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The rise of industrial capitalism | AP US History


- [Instructor] The periodfrom the end of the Civil War to the start of the20th Century was one of incredible economic transformationin the United States.

In 1865 the United Stateswas the 4th largest industrial economy in the world. By the 1890s, it had leapt to 1st place. At the same time, where peopleworked, how people worked, and how much money they made,all changed drastically. During the Gilded Age, theUnited States went from being a nation of farmers toa nation of factory workers. The nature of work itself also changed as large corporations began to implement management techniques aimed at increasing efficiency and profit. The gap between richand poor also increasedconsiderably during this era.

So what caused thiseconomic transformation?In this video I want toexplore some of the factors that contributed to thesechanges in work and the economy: technological advancements,new business strategies, business consolidation, andpro-growth government policies. So let's dive a littledeeper into each of these.One of the biggest factorscontributing to the rise of industrial capitalism was technology. The late 19th Centurywas an era of innovation. Nearly half a million patents were issued between 1860 and 1900.Improvements in machineryand manufacturing processes, like the Bessemer process to make steel, increased productivity. And there were new technologiesthat helped business:the telephone to coordinatetransactions over long distances, the typewriterto speed up record keeping, and electricity which made it possible to work safely after dark.

And the expansion of therailroad, made it easy to get raw materials to factories and finished goods to markets.Corporations also devised new strategies to cope with doing businessat a national scale.In this era the firstnational brands emerged.Companies like Coca-Colaand Kellogg's Corn Flakesbegan advertising to national audiences. And mail order catalogs likeMontgomery Ward and Searssold products across the country.An integrated nation-widesystem of business and shipping made it easy for customersand companies to connect.During the Gilded Agecoordinating supplies and workers,time tables and sales, became its ownfull time job called management.Managers worked to increaseefficiency and cut costs.They did this in a number of ways: by replacing workers with machines,increasing working hours, anddecreasing wages for laborers.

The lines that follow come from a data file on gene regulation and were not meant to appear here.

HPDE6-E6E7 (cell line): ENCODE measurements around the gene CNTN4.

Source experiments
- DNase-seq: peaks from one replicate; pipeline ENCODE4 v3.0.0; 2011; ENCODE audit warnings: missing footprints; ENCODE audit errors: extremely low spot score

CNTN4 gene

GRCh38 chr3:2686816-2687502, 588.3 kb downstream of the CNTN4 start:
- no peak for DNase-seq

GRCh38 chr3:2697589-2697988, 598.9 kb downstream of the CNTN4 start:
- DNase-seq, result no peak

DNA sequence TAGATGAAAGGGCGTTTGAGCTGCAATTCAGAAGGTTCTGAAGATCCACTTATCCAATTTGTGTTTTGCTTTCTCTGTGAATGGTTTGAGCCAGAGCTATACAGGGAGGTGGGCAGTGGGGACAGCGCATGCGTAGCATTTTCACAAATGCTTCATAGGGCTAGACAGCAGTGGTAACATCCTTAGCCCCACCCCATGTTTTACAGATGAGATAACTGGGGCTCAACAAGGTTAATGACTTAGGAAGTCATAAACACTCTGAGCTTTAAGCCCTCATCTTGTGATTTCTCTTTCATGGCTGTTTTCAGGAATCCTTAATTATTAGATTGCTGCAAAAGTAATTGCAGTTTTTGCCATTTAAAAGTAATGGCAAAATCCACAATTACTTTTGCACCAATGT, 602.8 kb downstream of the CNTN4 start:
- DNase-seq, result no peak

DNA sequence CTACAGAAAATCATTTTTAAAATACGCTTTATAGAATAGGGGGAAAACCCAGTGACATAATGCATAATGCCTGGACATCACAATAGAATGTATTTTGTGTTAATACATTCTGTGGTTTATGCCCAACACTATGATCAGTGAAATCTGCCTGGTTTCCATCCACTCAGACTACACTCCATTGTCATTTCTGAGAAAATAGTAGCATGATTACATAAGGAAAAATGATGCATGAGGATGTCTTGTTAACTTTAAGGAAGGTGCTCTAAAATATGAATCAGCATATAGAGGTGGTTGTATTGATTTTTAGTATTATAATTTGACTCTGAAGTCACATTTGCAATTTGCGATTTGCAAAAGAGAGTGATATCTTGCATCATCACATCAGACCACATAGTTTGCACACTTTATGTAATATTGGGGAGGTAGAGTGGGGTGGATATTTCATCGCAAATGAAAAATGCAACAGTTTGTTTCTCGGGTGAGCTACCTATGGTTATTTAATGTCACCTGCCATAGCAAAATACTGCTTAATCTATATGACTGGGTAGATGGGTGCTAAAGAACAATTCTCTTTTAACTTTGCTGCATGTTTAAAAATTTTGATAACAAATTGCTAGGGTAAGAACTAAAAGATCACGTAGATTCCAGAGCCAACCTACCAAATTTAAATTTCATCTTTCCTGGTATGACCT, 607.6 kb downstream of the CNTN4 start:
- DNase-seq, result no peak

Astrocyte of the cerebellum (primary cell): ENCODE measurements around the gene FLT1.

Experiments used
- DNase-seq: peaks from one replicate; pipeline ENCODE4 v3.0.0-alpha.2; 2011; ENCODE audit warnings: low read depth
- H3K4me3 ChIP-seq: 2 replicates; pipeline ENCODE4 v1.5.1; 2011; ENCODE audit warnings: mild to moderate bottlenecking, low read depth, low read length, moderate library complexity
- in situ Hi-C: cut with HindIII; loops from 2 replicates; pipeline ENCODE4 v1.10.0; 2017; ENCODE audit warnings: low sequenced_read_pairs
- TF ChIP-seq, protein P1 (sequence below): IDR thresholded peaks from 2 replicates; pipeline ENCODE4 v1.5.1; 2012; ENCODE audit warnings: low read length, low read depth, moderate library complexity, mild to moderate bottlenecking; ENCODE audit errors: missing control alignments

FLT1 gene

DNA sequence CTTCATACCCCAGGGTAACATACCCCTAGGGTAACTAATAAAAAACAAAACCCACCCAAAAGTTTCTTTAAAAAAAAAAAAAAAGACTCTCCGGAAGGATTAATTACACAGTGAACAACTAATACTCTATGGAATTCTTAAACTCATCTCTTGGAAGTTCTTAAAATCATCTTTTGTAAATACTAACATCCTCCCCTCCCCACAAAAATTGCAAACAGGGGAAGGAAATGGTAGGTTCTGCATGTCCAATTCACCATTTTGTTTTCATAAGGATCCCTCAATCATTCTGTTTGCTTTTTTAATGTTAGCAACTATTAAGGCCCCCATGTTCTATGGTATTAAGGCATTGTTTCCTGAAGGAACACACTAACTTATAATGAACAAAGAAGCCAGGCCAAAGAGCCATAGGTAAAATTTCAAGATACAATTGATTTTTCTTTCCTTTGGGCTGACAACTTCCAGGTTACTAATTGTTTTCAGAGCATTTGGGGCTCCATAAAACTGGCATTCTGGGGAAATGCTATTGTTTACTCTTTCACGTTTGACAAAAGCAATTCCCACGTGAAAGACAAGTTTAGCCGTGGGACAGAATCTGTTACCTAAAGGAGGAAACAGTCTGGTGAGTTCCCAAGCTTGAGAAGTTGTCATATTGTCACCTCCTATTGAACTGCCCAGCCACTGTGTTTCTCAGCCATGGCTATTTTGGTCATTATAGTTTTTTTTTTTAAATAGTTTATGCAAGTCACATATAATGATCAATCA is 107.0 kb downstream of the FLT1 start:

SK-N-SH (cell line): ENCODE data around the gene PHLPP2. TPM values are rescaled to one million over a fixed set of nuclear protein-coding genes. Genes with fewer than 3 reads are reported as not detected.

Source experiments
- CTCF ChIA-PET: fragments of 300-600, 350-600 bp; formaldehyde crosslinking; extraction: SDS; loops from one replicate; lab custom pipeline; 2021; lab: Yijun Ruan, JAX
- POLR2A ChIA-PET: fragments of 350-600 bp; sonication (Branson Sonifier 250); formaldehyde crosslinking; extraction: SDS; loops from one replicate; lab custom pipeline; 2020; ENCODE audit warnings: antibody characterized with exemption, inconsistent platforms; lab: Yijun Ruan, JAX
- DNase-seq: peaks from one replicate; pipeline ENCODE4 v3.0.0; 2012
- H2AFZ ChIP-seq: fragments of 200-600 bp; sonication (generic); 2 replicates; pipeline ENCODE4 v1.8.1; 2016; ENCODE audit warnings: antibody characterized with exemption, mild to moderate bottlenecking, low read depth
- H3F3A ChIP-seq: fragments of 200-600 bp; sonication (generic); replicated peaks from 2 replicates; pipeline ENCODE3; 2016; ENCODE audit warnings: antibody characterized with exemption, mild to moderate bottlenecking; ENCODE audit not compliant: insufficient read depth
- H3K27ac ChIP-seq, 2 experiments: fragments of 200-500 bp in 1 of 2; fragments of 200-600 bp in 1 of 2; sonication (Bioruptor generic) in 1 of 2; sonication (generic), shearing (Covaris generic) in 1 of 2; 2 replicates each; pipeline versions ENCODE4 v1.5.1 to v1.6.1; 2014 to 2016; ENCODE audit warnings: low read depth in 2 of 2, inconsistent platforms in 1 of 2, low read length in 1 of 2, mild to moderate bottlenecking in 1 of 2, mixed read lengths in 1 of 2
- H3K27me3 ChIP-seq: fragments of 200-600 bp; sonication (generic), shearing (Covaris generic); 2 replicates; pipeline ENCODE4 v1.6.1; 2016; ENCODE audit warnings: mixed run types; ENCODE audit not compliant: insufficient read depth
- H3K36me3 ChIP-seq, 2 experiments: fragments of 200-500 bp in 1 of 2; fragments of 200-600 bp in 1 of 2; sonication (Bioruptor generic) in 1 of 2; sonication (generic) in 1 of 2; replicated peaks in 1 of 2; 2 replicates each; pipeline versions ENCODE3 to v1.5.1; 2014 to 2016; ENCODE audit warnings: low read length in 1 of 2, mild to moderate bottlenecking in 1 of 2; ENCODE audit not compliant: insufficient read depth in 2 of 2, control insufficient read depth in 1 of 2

The titans of industry used other measures to maximize profits as well.The Gilded Age was an era ofruthless business competition and the magnates of each industry set out to crush their enemies.Many of the men who made fabulous fortunes during the Gilded Age, startedout in the railroad industry taking advantage of governmentsubsidies and land grants. The U.S. Government took a laissez faire,or hands off, approach toregulating business at this time.And there were nocorporate or income taxes so it was possible for a fewindividuals and companies to amass enormous wealth. They did so by consolidatingtheir businesses,reducing competition,and controlling markets.Steel baron Andrew Carnegiewas one of the first businessmen to employ verticalintegration in his companies. The goal of verticalintegration is to control every part of the supplychain for a product.For example, Carnegieowned not just steel mills,but the mines that producedthe iron ore and coal necessary for making steel,and the ships andrailroads that transported raw materials to the factories,and finished steel from the factories.This cut out middlemen and ensured that Carnegie never had towait for other companies to send him supplies.Big businesses in theGilded Age also reduced competition through holdingcompanies, trusts, and pools.

Holding companies andtrusts allowed mergers that put many companies under the control of one parent company.Using these tactics, John D. Rockefeller who owned Standard Oil, controlled 95%of the country's oil supply bythe end of the 19th Century. Standard Oil become the nation's first billion dollar company.Some companies realized that cooperation was better than competitionand simply agreed to divide markets andprofits between them. These groups of supposedlycompeting business entities were known as pools.The rise of industrialcapitalism had major consequences on American life, politics,and foreign policy. 

For some, this new economy meant a higherstandard of living than ever before,with cheap and plentifulmaterial comforts.But this new way of doingbusiness came at the expense  of wages and working conditions, leading workers to begin organizing unionsand advocating for politicalsolutions to economic problems.And as the United Statesproduced more and more, it would begin lookingabroad for new markets to sell its goods and consequently,for greater influence in the world.

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